In the center of Union Square a statue of the City’s Founding Father stood eternally poised as though on the brink of an invisable fronteir, dwarfed among crags of phallic-monuments thrown up against the Unknown. Larger than life clasic features disdained the human flotsome washing ceaselessly at its feet, marble-eyes peering across infinity—with irises of pigeon shit…
Leaning on the pedestal he was only half aware of the carnival of costumes and skins parading by. His hand shook imperceptibly as he lit another cigarette, chain-smoking, from one already glowing. Someone he knew from the CHELSEA swept near in the noon crowd pushing through the Square and tossed at him, “What’s happening, brother…”, then vanished in the inexorable sea of clerks, secretaries, hustlers, pimps, prostitutes, and bank presidents.
“Nothin to it, man”, he responded at a pigeon that fluttered and flapped to rest on the pedestal. “What’s happening with you”—but the pigeon nearly bobbed its head then noisily ascended to the statues shoulder, where it pursued its ritual toilet.
Oddly, he resembled the statue, although a somewhat ravaged image, they were carved from the same likeness—long hair brushing once powerful, broad shoulders than balanced a large frame, prominent, austerely handsome facial lines partially concealed by a flowing beard—the one disdaining, the other cynical. His complexion, at the moment, also had the same greenish pallor as the marble.
A sign above the doorway read THE CHELSEA PLACE, in Old English scroll. It was a dim, turquoise lit basement bistro frequented by the local bohemian underground… and the occasional adventuresome straight. At one time or another every off-beat person in the city drifted through—Hash and Marijuana smoke mingling with obscure conversation—like restive figments from an opiate dream. There were Hippies, students, gypsies, barroom prophets with foam-flecked lips, junkies, the lonely; a myriad of the disenchanted, the alienated, and the angry.
He sat at the mirrored bar listening to the ramblings of “Dusty”, a local poetess of some repute. She was a Surrealist, who was, also, a Nympho, or Lisbo, depending on her mood. At the moment she was too stoned on Hash to be anything but a random stream of consciousness directed more or less at him, her words punctuated by the electric throb of a juke-box pouring Jemmi Hendrix into the room.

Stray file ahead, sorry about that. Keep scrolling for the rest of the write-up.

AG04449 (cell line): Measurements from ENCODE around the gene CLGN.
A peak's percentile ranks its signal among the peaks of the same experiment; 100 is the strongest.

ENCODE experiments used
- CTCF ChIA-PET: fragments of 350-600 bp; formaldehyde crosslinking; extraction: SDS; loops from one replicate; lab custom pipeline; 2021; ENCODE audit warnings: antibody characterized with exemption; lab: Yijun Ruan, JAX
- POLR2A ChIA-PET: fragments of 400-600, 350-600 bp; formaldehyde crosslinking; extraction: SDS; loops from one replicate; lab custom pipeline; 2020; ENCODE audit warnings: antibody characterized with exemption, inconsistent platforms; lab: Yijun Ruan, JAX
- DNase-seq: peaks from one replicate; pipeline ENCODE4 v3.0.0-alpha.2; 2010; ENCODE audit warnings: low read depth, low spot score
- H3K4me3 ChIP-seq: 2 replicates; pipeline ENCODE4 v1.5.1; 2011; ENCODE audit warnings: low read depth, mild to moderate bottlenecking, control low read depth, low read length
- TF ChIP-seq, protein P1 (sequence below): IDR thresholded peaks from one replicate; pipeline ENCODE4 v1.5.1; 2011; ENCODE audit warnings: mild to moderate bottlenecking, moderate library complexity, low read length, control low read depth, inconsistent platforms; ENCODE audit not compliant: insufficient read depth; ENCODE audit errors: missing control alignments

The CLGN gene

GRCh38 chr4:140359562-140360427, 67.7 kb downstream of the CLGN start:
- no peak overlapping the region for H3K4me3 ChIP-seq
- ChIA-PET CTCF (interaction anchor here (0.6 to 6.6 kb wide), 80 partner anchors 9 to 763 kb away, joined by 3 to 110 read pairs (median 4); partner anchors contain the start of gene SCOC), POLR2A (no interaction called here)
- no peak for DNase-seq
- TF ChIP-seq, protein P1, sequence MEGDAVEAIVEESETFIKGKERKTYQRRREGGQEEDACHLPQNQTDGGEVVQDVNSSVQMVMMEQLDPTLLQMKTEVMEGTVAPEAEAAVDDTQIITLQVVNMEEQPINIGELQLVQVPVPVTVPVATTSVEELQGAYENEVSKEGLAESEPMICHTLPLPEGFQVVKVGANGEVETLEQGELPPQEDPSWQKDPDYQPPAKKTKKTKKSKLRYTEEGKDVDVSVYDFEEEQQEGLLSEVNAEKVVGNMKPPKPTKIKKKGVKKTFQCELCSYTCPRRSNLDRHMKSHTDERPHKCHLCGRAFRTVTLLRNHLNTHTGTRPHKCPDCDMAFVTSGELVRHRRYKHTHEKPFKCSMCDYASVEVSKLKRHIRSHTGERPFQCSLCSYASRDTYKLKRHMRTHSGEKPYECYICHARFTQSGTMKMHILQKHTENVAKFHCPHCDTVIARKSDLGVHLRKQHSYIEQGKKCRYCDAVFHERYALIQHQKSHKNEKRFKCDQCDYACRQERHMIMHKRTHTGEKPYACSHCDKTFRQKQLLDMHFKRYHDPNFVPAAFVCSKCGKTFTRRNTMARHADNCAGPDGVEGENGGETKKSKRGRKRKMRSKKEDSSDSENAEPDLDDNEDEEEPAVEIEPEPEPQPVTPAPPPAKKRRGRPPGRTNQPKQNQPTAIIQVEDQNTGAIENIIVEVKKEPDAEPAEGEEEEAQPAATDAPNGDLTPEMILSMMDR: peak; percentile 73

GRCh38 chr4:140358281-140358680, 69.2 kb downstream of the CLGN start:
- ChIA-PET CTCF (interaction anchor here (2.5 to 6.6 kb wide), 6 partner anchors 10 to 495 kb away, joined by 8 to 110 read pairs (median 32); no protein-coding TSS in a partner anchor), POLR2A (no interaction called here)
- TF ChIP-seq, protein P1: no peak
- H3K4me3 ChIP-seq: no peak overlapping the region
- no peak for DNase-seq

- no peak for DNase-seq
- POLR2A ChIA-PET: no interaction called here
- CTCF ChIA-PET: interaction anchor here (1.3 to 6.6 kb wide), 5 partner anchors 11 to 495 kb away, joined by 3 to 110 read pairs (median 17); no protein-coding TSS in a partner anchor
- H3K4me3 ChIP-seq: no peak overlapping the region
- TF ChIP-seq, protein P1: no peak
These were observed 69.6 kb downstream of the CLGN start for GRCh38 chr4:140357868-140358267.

“If I were to trace the edge of shadows in time, and measure the shapes cast in the mind, calling them tears, disillusion, sighs, will I have collected a death-roll of butterflies…?” she challenged the air at his nose, then giggled.
He replied in playful earnest, “In the labyrinthine hollows of rhymes…”, reached out and fondled a voluptuous breast, the niple swelling rapidly at his touch. “Dusty, you are stoned out of your beautiful head—a strange, read bird with a wild mind…but, have you, or haven’t you, seen the Connection?”, he said with affectionate patience.
“No, baby. Sorry. You know how dangerous it is now—please forget it…”, she said with emphasis, imploring, holding his hand tighter to her breast.
He stopped walking at the intersection of roadway, Columbus, and Grant where Grant continued across Broadway, dipped, and became the mainstreet of Chinatown. He scaned the crowds for a while in each of the five directions flaring star-like from the teeming intersection. He saw a few people he knew, and some he had seen around, but not the man he was looking for.
He merged with the crowd diminishing up rant street, half way up the first block the sidewalk almost vacant, the atmosphere now much subdued from the raucous gawdiness of Broadway where Barkers competed with the glammor of the “Strip”, promising wonders and marvels of silicone flesh, inside, and performances of live six, as if sex were an extinct dinosaur, or a geek at some sideshow…He puffed up one more block of the hill which rose three more times, cut by cross streets, before tumbling over the crest of the skyline to roll down to the Wharf and docks of the Bay.